Lasting Changes from a Sudden Crisis

A Look at Shifts in Employment Services at Jewish Family Services

By Peter Baird

Nonprofit service provider organizations nationwide made abrupt, often improvised adjustments to how they worked with clients when the pandemic swept the country in March 2020. Some shifts, like streamlining communications and utilizing technology to conduct online meetings, will remain part of operations in a postpandemic environment, while other adjustments may no longer be needed. The post looks at how one Ohio-based social service agency is figuring out which new practices will remain when more normal operations resume.

Jewish Family Services (JFS) of Columbus, a multipurpose social service agency, provides counseling services, unemployment aid, senior assistance, adoption guidance, and many other supports to the community. Among the agency’s comprehensive set of services is a program called the Journey, which helps people involved with the Franklin County, Ohio, child support agency find new or better jobs, enabling them to meet their support obligations.[1]

When the pandemic began in March 2020, JFS had to quickly adapt its service delivery to continue to meet the needs of its clients and participants in the Journey. Their adaptations have proven to be successful, so much so that many of their practices will continue after the pandemic ends.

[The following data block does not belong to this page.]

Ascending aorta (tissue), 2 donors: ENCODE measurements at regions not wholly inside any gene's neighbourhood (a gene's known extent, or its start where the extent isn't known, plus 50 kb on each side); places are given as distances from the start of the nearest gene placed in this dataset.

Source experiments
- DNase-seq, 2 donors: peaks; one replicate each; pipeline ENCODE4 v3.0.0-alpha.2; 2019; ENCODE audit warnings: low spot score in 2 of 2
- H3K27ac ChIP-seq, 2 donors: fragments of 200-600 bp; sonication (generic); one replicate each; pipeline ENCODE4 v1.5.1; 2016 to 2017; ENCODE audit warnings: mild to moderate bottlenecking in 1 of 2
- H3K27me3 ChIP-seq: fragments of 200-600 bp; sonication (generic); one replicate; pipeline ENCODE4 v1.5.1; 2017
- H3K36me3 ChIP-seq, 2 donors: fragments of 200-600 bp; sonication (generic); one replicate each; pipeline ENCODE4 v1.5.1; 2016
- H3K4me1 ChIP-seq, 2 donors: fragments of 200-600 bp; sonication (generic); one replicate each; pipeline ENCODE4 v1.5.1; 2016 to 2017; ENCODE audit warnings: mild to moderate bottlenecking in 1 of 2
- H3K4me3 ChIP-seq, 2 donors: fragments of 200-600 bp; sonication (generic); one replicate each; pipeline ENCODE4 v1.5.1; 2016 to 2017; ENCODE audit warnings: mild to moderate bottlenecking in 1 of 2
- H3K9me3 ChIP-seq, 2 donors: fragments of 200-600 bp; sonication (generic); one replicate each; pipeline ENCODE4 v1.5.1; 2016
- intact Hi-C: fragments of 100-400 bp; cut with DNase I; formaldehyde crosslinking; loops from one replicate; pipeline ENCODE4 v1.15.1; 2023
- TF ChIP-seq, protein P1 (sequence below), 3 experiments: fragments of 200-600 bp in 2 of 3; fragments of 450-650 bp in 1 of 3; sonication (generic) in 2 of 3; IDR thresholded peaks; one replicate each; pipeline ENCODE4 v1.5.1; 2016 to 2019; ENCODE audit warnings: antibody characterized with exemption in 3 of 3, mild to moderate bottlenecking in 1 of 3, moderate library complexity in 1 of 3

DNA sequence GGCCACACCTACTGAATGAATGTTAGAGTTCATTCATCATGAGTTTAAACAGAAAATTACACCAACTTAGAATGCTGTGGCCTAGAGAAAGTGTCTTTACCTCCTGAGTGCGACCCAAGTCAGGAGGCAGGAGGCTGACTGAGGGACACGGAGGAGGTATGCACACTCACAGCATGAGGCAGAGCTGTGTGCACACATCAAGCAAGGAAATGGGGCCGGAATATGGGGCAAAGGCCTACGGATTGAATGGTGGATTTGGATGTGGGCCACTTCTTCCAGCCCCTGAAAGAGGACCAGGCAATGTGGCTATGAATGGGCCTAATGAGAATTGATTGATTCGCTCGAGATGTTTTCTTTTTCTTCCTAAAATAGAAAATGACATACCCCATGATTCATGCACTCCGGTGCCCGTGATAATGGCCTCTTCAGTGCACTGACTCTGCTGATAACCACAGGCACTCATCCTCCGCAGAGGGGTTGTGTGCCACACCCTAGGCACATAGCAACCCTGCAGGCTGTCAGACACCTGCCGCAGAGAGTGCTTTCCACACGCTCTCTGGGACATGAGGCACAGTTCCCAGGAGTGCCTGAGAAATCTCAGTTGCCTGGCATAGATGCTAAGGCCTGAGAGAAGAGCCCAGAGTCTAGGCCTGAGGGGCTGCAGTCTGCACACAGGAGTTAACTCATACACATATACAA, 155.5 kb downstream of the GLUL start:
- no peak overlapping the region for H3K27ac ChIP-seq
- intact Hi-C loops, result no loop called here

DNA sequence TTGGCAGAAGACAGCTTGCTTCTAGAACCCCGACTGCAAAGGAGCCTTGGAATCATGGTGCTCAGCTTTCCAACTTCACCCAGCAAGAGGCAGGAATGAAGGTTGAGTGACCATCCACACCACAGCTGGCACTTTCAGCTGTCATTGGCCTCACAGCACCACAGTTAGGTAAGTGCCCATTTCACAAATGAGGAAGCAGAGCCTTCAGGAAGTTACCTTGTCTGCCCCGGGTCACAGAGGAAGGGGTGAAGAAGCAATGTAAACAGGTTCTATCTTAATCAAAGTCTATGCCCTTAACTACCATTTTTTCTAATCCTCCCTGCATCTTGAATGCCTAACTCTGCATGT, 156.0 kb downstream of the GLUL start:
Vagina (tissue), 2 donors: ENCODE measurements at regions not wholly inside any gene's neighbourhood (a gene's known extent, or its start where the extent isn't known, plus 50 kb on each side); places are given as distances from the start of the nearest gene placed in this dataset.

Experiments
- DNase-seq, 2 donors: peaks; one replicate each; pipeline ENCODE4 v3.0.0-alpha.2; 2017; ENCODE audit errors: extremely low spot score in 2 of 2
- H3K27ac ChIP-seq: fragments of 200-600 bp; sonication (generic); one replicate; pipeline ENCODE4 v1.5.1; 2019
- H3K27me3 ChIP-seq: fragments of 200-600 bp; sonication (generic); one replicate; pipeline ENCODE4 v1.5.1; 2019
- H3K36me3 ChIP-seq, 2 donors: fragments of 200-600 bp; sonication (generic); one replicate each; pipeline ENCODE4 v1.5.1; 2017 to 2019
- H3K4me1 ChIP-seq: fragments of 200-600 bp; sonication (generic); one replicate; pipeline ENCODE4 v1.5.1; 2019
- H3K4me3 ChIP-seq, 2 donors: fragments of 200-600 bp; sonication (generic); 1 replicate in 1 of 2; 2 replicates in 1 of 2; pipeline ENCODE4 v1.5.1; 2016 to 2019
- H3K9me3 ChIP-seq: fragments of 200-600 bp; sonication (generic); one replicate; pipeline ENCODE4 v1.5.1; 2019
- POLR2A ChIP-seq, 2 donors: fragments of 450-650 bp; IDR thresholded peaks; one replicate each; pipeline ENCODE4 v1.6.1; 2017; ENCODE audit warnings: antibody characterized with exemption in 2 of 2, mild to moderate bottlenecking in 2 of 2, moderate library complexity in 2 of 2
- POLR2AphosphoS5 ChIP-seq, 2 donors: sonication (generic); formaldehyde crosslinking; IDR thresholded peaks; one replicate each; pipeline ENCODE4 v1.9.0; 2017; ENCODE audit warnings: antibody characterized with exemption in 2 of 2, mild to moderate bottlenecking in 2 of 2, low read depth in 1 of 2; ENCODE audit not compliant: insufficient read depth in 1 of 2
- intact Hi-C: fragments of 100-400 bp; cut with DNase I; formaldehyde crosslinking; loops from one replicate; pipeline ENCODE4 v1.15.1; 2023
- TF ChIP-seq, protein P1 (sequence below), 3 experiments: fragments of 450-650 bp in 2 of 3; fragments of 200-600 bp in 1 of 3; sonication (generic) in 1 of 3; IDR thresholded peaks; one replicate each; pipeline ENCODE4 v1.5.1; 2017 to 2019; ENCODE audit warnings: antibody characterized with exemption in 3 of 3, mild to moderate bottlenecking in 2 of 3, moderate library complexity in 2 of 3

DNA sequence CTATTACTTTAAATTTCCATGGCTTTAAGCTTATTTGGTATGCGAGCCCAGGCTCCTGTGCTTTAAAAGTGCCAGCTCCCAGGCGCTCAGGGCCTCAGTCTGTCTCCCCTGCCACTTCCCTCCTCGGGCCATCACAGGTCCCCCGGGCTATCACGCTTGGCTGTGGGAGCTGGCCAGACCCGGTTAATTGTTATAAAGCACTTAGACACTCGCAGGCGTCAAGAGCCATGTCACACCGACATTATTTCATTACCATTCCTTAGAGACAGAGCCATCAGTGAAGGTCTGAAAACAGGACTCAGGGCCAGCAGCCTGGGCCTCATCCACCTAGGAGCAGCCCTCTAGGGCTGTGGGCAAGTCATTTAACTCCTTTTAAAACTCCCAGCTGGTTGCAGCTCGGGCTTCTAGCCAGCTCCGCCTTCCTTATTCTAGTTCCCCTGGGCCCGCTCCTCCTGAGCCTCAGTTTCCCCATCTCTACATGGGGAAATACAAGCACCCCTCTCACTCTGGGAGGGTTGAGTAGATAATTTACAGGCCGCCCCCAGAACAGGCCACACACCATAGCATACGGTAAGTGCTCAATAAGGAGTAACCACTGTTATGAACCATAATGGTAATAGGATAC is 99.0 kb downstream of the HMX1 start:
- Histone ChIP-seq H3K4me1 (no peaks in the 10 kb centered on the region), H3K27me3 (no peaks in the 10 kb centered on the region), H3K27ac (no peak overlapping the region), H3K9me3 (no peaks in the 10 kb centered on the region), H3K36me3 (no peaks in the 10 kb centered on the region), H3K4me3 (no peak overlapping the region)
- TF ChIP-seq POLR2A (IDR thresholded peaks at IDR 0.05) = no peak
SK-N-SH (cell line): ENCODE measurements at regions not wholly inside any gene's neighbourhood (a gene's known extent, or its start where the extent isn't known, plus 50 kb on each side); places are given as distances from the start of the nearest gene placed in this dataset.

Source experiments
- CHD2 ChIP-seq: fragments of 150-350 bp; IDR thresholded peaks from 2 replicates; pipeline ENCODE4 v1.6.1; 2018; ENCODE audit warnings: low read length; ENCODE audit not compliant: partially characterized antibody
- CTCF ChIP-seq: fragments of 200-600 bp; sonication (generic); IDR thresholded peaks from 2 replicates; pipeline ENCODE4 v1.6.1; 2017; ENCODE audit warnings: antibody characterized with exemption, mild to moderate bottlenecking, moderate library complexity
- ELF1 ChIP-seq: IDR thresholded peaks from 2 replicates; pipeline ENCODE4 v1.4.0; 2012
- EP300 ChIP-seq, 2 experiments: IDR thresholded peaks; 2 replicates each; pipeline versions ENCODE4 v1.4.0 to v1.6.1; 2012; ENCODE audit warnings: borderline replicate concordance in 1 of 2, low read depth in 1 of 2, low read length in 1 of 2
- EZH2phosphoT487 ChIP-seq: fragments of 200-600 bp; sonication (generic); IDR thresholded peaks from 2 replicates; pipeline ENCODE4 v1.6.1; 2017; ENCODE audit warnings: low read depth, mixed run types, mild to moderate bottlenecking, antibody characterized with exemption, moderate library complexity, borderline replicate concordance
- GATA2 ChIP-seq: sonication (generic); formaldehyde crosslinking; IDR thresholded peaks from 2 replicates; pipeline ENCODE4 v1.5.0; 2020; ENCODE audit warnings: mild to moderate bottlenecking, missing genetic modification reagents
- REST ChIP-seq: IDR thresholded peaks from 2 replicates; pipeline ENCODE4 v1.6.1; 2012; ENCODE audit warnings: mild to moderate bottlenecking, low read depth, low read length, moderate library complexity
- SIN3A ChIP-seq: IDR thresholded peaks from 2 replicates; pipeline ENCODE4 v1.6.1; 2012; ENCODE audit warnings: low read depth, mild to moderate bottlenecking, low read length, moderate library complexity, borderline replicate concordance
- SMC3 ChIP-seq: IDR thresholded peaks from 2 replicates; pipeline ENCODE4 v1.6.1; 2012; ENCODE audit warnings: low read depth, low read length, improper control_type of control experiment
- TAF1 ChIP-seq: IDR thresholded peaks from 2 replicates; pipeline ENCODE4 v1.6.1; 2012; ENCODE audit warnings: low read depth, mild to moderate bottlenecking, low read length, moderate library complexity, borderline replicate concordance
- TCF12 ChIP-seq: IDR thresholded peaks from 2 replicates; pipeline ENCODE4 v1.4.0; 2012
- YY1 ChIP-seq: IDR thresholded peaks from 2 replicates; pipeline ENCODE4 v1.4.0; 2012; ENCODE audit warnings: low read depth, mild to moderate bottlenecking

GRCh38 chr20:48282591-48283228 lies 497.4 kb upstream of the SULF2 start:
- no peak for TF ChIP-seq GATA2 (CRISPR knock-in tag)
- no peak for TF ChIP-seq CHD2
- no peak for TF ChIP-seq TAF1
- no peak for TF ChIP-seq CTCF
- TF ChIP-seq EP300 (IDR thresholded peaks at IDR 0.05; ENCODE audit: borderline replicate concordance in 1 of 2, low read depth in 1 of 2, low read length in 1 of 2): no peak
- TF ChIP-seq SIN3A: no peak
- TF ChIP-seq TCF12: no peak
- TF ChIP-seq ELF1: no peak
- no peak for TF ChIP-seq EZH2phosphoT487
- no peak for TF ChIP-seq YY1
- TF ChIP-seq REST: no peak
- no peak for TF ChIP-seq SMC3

An Agency Scrambles to Adapt During the Pandemic

Fred Points, a career consultant at JFS, explained some of the steps the agency needed to take to sustain effective employment services as the pandemic accelerated. Like many service agencies, JFS staff members scrambled to establish proactive outreach to clients once the pandemic began. They used phone and text messaging whenever possible and provided smart phones for clients who lacked reliable internet to close the technology access gap—a persistent challenge in effective transitions to remote service delivery nationally.[2] The agency also encouraged program participants to use public libraries and other facilities with free internet to sustain their communications and employment-related activities with JFS staff.